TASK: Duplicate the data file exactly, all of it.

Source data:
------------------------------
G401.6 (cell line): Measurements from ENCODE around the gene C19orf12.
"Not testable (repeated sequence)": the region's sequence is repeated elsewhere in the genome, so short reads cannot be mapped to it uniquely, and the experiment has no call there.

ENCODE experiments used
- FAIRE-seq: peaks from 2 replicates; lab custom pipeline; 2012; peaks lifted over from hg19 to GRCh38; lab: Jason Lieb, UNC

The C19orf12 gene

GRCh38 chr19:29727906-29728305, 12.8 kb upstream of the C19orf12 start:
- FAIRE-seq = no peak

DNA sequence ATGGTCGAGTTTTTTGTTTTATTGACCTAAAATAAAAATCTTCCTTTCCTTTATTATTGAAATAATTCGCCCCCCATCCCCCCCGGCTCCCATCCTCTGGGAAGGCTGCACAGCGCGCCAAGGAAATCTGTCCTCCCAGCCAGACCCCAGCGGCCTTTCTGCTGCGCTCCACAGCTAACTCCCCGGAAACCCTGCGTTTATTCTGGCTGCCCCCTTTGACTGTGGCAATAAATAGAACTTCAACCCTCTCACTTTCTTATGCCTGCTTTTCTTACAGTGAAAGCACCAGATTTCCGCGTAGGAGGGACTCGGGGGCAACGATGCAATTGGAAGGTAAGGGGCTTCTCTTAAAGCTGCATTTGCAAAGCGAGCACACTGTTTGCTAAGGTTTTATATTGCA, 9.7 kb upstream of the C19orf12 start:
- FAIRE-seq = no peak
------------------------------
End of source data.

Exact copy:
G401.6 (cell line): Measurements from ENCODE around the gene C19orf12.
"Not testable (repeated sequence)": the region's sequence is repeated elsewhere in the genome, so short reads cannot be mapped to it uniquely, and the experiment has no call there.

ENCODE experiments used
- FAIRE-seq: peaks from 2 replicates; lab custom pipeline; 2012; peaks lifted over from hg19 to GRCh38; lab: Jason Lieb, UNC

The C19orf12 gene

GRCh38 chr19:29727906-29728305, 12.8 kb upstream of the C19orf12 start:
- FAIRE-seq = no peak

DNA sequence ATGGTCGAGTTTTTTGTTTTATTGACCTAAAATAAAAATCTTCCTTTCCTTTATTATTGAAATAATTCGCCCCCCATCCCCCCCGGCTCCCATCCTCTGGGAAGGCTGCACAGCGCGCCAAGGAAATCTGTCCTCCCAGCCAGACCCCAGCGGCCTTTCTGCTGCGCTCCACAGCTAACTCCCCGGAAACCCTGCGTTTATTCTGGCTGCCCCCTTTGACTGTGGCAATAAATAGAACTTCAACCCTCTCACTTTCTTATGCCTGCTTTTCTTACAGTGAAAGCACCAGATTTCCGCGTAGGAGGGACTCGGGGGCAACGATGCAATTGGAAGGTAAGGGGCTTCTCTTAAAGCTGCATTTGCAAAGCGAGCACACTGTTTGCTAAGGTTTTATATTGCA, 9.7 kb upstream of the C19orf12 start:
- FAIRE-seq = no peak